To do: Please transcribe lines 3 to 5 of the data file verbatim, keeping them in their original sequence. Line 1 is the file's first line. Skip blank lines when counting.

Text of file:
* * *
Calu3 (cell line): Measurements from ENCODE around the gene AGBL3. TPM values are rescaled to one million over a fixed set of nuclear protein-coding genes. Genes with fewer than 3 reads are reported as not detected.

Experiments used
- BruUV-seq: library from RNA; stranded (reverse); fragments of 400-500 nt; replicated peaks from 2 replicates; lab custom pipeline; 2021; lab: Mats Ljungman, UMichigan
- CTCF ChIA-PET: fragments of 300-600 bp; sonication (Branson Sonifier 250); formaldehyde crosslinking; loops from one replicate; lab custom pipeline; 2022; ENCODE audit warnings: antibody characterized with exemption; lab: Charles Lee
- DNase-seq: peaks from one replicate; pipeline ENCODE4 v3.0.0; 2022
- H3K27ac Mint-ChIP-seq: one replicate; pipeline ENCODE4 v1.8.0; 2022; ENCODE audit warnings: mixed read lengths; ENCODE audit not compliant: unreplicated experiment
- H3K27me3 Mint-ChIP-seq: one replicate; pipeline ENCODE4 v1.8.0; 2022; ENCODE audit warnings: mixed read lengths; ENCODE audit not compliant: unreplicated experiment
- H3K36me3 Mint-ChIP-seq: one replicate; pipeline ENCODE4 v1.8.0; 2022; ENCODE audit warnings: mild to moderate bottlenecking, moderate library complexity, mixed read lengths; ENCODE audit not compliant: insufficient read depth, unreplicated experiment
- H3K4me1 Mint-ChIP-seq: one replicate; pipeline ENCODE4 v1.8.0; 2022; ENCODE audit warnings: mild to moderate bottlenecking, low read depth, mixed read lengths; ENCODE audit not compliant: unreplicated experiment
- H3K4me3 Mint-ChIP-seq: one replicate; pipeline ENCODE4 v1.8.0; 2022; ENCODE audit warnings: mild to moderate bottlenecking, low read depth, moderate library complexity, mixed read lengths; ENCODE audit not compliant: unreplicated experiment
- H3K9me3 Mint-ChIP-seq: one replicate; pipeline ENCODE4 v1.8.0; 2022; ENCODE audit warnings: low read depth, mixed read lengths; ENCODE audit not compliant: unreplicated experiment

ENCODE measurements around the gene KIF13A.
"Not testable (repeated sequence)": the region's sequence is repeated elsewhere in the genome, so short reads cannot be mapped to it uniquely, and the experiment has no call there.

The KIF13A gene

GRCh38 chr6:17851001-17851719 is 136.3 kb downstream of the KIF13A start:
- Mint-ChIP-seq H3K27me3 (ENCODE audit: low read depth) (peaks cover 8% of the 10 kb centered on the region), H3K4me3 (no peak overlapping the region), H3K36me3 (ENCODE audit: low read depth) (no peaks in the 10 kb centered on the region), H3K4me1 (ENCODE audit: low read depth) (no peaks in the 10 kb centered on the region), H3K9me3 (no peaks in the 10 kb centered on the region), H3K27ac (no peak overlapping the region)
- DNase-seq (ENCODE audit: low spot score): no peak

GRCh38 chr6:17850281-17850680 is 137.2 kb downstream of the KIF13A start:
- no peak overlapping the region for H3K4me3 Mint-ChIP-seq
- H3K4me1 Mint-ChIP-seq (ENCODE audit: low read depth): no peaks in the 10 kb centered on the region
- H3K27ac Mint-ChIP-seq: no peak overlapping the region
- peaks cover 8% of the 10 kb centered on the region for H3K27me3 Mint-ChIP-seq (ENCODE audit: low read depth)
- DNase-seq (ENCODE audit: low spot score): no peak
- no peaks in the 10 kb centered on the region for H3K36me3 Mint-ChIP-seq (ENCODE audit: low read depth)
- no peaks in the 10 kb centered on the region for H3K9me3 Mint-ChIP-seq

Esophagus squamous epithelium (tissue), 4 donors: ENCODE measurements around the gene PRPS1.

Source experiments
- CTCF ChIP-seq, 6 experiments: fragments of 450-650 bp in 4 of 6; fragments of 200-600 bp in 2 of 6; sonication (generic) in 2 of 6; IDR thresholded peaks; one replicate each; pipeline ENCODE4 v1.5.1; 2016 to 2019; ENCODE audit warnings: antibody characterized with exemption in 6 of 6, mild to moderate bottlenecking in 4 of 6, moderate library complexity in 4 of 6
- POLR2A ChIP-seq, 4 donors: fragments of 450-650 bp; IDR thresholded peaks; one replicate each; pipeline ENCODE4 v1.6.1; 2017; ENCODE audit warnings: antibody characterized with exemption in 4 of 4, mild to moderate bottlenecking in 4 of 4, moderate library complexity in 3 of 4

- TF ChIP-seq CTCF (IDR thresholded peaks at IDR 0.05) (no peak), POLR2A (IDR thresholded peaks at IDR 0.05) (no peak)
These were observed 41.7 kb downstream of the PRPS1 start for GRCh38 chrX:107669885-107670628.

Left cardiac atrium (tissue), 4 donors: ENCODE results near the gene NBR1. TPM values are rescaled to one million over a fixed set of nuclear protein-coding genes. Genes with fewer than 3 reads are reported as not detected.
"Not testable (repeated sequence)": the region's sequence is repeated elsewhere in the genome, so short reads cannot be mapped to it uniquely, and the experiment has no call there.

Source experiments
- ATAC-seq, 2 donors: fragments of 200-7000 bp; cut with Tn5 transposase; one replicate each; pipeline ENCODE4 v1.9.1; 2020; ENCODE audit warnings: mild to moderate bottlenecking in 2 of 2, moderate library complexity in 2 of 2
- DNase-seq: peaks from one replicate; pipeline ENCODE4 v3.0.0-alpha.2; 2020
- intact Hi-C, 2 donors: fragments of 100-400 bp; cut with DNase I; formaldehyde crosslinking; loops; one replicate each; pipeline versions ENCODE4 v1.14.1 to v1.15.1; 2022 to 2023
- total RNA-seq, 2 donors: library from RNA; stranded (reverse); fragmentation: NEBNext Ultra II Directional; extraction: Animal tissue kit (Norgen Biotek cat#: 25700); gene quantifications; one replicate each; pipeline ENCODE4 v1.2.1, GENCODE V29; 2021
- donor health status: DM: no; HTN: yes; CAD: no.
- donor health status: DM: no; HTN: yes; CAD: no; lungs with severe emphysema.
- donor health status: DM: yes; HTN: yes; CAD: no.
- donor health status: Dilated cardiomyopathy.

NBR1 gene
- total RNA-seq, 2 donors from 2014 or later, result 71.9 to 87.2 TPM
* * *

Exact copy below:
- BruUV-seq: library from RNA; stranded (reverse); fragments of 400-500 nt; replicated peaks from 2 replicates; lab custom pipeline; 2021; lab: Mats Ljungman, UMichigan
- CTCF ChIA-PET: fragments of 300-600 bp; sonication (Branson Sonifier 250); formaldehyde crosslinking; loops from one replicate; lab custom pipeline; 2022; ENCODE audit warnings: antibody characterized with exemption; lab: Charles Lee
- DNase-seq: peaks from one replicate; pipeline ENCODE4 v3.0.0; 2022